Another module emphasizes that if you make positive assumptions about the people you work with, or who work for you, their performance will improve dramatically. One company precept, for example, holds that "everyone is trustworthy until they prove they are not." Discarding the old documentation-required bereavement policy is a tangible example of putting positive assumptions to work. "People will do almost anything for someone who values them," says Bingham. "For too long the culture in management has been that you should [just] be glad you have a job."
A module called "High Expectations" prescribes something many companies would be loath to do: letting employees at every level set their own expectations. But time and time again, says Chambers, Beaulieu has found that people expect more of themselves than the company expects from them.
Those who have taken one of the courses applaud the opportunity to interact with a cross-section of company personnel. Casey Johnson, senior vice president of residential sales, who came to Beaulieu a year ago after 24 years at competitor Shaw Industries, notes that at his table were a machinist, a shipping clerk, a lawyer, and a nurse from one of the mills. "You're out in the woods [at a conference center], and there's nothing to do but be together," Johnson says. "We really got to know each other, and I learned an awful lot about Beaulieu."
"They Own the Solution"
Beaulieu has taken additional steps to win employees' trust and respect since HPWP concluded its involvement. It has extended the team-decision approach beyond hiring, for example, to things like improving manufacturing processes and creating efficiencies, giving employees even more say in how the business is run.
Senior executives learned the hard way that when they tried to push new processes on factory-floor workers that the workers didn't believe in, the process failed. "They know their job best and can resolve problems far better than someone from a 50,000-foot level," Land says. "And they will not let the new solution fail, because they own it."
For example, a four-person team comprising three hourly workers and one salaried employee not from senior management conceived and implemented a new process for routing product from cutting to shipping, saving $100,000 annually.
Such efforts allow the company to now routinely identify $15 million to $20 million a year in cost-saving projects that improve efficiency or reduce waste — three to four times more than before, says Land.
Beaulieu also made a notable change to workforce optimization. When the cyclical carpet industry entered a lengthy slump in 2006, Beaulieu began reducing its employee base. But in '08, with the downturn growing even more severe, the company introduced a new policy: "Rolling Right Size." If a market ebb indicates the need for a 10% cut in workers, each employee at every level takes off one week in 10 without pay until demand recovers. Certain executives who can't take a week off, like the CEO or CFO, have their pay reduced by 10% for the duration.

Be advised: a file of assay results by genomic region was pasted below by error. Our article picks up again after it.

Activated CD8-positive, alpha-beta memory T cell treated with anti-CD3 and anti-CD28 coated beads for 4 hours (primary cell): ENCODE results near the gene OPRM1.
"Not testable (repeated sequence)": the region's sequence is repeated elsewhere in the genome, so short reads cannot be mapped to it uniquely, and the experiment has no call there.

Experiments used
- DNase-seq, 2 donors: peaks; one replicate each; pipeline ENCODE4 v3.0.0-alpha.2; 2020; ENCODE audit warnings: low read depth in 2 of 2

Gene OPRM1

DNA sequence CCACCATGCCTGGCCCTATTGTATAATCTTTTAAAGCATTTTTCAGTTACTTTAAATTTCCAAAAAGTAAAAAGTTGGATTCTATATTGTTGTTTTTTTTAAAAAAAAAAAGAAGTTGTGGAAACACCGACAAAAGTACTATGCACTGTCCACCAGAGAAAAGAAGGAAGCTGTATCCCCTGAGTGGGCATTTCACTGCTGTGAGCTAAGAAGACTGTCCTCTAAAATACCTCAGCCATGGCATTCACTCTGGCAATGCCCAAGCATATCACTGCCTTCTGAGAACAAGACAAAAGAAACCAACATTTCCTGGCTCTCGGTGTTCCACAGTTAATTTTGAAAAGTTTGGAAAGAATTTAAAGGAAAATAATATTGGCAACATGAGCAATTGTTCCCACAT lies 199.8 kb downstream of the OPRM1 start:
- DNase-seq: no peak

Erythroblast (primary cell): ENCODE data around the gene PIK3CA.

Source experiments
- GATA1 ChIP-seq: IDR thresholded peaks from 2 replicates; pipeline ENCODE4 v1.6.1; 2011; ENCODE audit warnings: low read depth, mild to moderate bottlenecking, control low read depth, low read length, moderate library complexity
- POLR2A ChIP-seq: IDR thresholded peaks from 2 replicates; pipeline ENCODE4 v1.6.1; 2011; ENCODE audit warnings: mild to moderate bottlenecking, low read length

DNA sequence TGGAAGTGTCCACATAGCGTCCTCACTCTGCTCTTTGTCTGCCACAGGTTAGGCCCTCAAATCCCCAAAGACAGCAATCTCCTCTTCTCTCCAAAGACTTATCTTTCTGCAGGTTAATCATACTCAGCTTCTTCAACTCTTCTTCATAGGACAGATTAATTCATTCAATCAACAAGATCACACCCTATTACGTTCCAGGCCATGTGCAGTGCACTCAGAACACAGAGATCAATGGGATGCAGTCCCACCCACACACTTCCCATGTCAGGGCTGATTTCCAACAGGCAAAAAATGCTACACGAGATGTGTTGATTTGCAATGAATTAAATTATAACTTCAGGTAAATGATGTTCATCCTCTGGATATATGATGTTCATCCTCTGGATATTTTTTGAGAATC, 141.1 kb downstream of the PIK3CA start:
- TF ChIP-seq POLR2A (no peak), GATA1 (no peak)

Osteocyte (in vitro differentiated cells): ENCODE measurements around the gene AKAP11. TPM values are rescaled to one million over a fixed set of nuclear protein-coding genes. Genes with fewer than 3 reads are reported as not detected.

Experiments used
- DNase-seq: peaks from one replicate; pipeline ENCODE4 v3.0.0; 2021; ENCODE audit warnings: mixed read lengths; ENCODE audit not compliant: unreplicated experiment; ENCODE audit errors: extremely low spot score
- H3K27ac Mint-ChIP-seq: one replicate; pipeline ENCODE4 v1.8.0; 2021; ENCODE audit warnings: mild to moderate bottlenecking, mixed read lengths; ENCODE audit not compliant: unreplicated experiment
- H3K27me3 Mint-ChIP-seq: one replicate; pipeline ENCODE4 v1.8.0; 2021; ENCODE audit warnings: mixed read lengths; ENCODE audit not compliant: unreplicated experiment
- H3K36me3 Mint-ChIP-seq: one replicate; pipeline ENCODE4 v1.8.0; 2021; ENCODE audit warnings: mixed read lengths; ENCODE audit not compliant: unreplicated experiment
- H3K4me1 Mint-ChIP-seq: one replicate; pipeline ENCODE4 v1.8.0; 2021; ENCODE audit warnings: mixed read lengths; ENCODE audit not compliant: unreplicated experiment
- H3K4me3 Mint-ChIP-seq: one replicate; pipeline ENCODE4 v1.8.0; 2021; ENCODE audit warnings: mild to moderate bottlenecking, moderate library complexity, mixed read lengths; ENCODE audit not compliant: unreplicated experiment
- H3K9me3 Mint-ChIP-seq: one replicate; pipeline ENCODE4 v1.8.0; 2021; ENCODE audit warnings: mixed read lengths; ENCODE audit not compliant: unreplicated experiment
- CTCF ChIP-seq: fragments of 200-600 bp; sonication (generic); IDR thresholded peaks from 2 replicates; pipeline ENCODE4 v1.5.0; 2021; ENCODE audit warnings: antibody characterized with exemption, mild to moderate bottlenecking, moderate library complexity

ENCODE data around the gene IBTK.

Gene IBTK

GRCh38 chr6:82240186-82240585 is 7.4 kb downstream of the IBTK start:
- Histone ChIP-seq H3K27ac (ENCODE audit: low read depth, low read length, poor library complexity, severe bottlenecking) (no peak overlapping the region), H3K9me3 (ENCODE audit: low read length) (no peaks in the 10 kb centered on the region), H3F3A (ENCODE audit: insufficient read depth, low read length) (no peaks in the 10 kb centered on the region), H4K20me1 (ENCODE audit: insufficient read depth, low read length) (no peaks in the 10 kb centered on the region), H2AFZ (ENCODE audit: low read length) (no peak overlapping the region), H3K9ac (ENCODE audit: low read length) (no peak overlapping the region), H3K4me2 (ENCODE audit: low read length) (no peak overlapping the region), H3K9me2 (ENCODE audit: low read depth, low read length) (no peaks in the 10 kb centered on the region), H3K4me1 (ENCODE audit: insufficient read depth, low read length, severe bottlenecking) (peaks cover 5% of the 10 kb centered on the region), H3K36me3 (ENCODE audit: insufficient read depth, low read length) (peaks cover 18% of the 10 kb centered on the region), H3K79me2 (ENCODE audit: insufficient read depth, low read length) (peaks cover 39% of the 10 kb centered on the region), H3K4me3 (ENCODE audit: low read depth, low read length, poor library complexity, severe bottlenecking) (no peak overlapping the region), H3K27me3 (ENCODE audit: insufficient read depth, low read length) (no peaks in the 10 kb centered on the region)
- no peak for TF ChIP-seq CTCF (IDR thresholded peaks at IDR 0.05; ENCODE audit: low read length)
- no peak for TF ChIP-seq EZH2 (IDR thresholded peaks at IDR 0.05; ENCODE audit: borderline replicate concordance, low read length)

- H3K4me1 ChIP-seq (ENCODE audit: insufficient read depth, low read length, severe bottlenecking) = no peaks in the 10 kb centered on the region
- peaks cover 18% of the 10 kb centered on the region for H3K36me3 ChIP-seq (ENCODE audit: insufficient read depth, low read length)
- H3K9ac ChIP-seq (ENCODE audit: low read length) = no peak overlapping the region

Beaulieu also helps hourly workers file for unemployment compensation for the missed weeks, and everyone's health benefits remain in effect.
Another leap forward came last year, when a group of 60 employees who had displayed a zeal for the new culture rewrote the company's employee policies to ensure they were "adult-to-adult" and respectful in both content and tone. "When 60 people who have talked for a year say, 'This is a better way of doing business,' it's hard to argue with that," says Chambers.
Among the more notable policy changes that sprang from the effort was the decision that when a shift must be eliminated — because a product is being discontinued, for example — decisions about who stays and who goes are based on merit rather than seniority.
These cultural changes have won over most employees, but not all. At 17%, the annual turnover rate is still 12 points higher than Beaulieu's goal. The company estimates that at any given time, about 5% of its workers have not bought in to the revamped culture. In such cases, Land says, "We help them to see that it's better to be a Beaulieu alumni than [an unhappy] partner."
Among the happier set, there are daily reminders of how the revised culture helps stem turnover. David Moses, the company's director of strategic initiatives, says he treasures how "you can speak your thoughts without worrying about the ramifications."
For senior vice president Johnson, what is most rewarding is that Beaulieu's core workplace tenets also apply outside the workplace. "Treating others the way you want to be treated, having positive assumptions about people — those are good principles for being a family man or a friend," he says. "I try to live by them always, but it's great to have them refreshed in your mind every day."
David McCann is senior editor for human capital and careers at CFO.